7.62 x 54R REMINGTON?


#1

Blackened brass case, GM FMJ bullet, non-magnetic. Headstamp is R E M I N G T O N 9 1 encircling the entire case head. Nickeled primer is seated well below the base. Feels like there is powder.

What is it??

Ray


#2

Should be 16. I’ve always been told that this is a proof load. I notice that all the black cased ones I’ve seen have just 16 while the non black ones have a line on each side -16-.


#3

Hendere

You’re right, it is 16. But not -16-.

Proof load for who? Overseas contract??

Ray


#4

RUSSIA
60,000 LBS PRESSURE according to the box rubber stamp. Have the original crate in the garage.


#5

The date would match the time frame that Remington was making Mosin Nagnats for Russia, but I’ve never heard any details on the cartridges. Mr. deCoux is the first one I’ve heard that has a box (which I would love to see a photo of if you are ever inclined). I’ve seen a ton of these over the years so I know they made a lot of them.


#6

Thanks, Hendere & Pete.

Ray


#7

What just see a box, but not the crate!
Will see if I can find someone to post then when I can find time to photograph them.


#8

Oh wow, I read your post wrong! I would love to see both! I envy you.

For what it’s worth, I weighed a handful of these once and compared them to the regular loads. The blackened ones weighed quite a bit less. I’m guessing some fast burning powder but less of it.


#9

I would guess that they were made to proof the Remington made M91 Mosin Nagant rifles of the same era. The fact that the cartridge is apparently pretty common in the US seems to support that. If they were made to send to Russia you’d think there would be less here.

I too would love to see pictures of the crate and box. Are the boxes the same 20 round 2x10 configuration two piece box that the regular loads were packed in? TIA


#10

Wasn’t there a huge part of rifles and likely ammo held back in 1917 and did not get delivered due to the revolution?

Does anyone know what rifles the US troops in Murmansk and Vladivostok were equiped with at that time? I heard somewhen that they might have also used the M1891 rifles.


#11

Yes, Russia defaulted on the contract with Remington and the one with New England Westinghouse. Of course NEW didn’t make any ammo. The US gov’t bought up the rifles and I would assume the ammo to prevent the companies from going bankrupt. The US forces at Archangel/Murmansk were armed with Mosins and while I’ve never really thought about it before it makes sense that they would have Remington ammo, along with Winchester, USCCo, and Western. One reason for issuing the Mosins to these troops was the hope that if necessary they could find ammunition locally. I don’t know what the troops at Vladivostok were armed with, but I don’t think it was Mosins. Mosins were sent there, but they were to arm the White Russian forces. Japan ended up with most of them apparently as they were the most powerful force in the area and stayed the longest of all the foreign powers. Here’s one of those rifles, a Remington: 7.62x54r.net/MosinID/MosinRareJapanese1918.htm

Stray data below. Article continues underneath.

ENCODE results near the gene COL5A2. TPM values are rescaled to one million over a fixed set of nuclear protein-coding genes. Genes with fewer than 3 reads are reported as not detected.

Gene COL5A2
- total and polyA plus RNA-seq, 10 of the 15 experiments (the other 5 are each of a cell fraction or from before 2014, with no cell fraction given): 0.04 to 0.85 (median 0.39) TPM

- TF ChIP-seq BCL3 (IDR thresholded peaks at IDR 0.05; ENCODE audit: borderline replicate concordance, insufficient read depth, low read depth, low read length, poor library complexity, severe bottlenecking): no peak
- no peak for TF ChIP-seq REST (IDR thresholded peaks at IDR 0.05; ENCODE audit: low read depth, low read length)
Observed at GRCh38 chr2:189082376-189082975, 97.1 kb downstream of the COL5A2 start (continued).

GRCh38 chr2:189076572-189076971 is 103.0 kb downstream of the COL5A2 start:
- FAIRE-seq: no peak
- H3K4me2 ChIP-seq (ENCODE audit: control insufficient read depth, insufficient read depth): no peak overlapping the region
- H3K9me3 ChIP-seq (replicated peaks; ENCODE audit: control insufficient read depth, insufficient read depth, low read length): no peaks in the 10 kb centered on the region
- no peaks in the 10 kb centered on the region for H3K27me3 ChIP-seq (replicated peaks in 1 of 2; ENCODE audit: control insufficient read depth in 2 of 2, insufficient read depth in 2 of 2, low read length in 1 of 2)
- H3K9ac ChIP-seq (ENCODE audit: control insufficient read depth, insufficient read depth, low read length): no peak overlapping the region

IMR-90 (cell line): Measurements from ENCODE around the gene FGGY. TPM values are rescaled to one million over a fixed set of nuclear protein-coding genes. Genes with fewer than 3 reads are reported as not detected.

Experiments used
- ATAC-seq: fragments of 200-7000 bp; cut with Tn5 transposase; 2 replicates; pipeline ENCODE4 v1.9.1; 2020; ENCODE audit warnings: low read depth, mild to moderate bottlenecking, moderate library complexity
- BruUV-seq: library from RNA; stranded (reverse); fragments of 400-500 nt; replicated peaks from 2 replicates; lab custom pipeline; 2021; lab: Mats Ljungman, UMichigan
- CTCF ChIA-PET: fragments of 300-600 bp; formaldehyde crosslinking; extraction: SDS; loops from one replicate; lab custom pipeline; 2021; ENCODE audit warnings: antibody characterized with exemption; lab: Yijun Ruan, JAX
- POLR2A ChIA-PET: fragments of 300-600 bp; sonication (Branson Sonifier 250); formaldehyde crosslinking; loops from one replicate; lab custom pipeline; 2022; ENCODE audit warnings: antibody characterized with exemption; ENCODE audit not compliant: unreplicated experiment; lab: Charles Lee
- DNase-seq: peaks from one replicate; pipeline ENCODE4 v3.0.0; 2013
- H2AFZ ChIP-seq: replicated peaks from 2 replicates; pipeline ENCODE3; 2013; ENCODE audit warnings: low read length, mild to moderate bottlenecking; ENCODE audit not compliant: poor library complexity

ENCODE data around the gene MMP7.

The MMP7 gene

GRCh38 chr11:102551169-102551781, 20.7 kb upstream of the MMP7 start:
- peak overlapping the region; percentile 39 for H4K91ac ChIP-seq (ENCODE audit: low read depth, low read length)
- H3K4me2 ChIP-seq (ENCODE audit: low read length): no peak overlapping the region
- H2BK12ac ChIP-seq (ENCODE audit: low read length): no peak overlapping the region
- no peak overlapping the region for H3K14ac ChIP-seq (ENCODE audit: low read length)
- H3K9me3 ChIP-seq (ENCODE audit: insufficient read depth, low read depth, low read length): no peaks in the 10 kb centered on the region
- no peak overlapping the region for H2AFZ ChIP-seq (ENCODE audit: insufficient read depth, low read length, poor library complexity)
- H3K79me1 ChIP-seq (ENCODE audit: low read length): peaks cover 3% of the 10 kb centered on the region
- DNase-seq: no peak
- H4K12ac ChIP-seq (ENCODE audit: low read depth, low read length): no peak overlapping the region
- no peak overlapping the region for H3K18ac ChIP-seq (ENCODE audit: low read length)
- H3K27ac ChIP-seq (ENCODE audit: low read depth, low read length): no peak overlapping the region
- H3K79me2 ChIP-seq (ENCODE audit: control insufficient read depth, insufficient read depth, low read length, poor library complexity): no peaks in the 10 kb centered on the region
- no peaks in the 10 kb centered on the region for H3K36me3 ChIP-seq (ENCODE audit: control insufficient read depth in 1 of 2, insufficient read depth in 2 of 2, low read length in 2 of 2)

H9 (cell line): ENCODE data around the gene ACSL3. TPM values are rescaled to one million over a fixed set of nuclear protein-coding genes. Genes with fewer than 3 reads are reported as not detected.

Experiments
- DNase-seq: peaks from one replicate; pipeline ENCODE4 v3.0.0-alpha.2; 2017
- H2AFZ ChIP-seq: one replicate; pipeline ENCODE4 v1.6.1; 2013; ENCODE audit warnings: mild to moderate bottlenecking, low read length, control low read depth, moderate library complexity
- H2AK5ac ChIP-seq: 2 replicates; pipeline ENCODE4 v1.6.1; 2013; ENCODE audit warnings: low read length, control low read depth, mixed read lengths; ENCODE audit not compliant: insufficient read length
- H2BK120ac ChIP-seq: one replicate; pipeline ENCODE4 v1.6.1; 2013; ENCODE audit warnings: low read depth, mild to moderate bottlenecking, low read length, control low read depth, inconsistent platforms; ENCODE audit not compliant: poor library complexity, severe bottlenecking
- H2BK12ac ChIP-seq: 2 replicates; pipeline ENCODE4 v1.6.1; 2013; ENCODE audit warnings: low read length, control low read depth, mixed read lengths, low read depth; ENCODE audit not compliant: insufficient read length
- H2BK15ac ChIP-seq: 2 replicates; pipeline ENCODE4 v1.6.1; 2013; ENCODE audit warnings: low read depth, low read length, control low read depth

I still think the Remington proof loads were intended to proof the Remington rifles, not to send to Russia for proofing of domestic rifles. Remington’s contract was for 1.5 million rifles and NEW’s for 1.8 million. That’s a lot of rifles to proof.


#12

7.62x54r, thanks for the details, so my memories are not totally useless.


#13

Don’t know how the proof rounds were packed, but the regular ball rounds were in conventional two piece boxes, and only markings were a date rubber stamped on the top.

At least that is what I recall. I have a box somewhere, but no idea where.


#14

Yes, that’s how the Remington ball is packaged. I wouldn’t call it “conventional” when it comes to 7.62x54r though. ;-)


#15

When the revolution happened in Russia and the orders for rifles were cancelled, large numbers of M-Ns were sent to the UK because they had already been paid for with British credits.

They were held in Britain until late 1918 when they were issued to British troops going to Northern Russia with the Intervention Force. The ammunition issued with these would have been the British made 7.62 x 54mm that had been made to Russian order.

Regards
TonyE


#16

Pictures I have seen with the North-East Russian intervention force show that the American contingent was, likewise, armed primarily with the Mosin-Nagant rifle.


#17

Many, perhaps most, of the rifles Remington had on hand when deliveries to Russia stopped were acquired by the U.S. and mostly used for training. Lots of these were sold in the 1920s by the Director of Civilian Marksmanship, along with their ammunition. JG


#18

Here’s a picture of the proof box that Pete asked me to post. Following is his note on it: Measuring about 5.75" wide, all it has is the two purple rubber stamps and is the traditional 20 size, tan 2-piece box with all the bullet tips placed towards the bottom.

For good measure here are a couple of pictures of the same type of box with standard ball cartridges.


A box of Western cartridges. The headstamp is 20, but the label has a Russian acceptance mark on it. Go figure.



#19

Great boxes, in particular the last one!


#20

7.62x54R: doesn’t the Russian lettering “3 L. B” merely identify the contents as 3 line ammunition? I don’t see an acceptance mark if that isn’t it. JG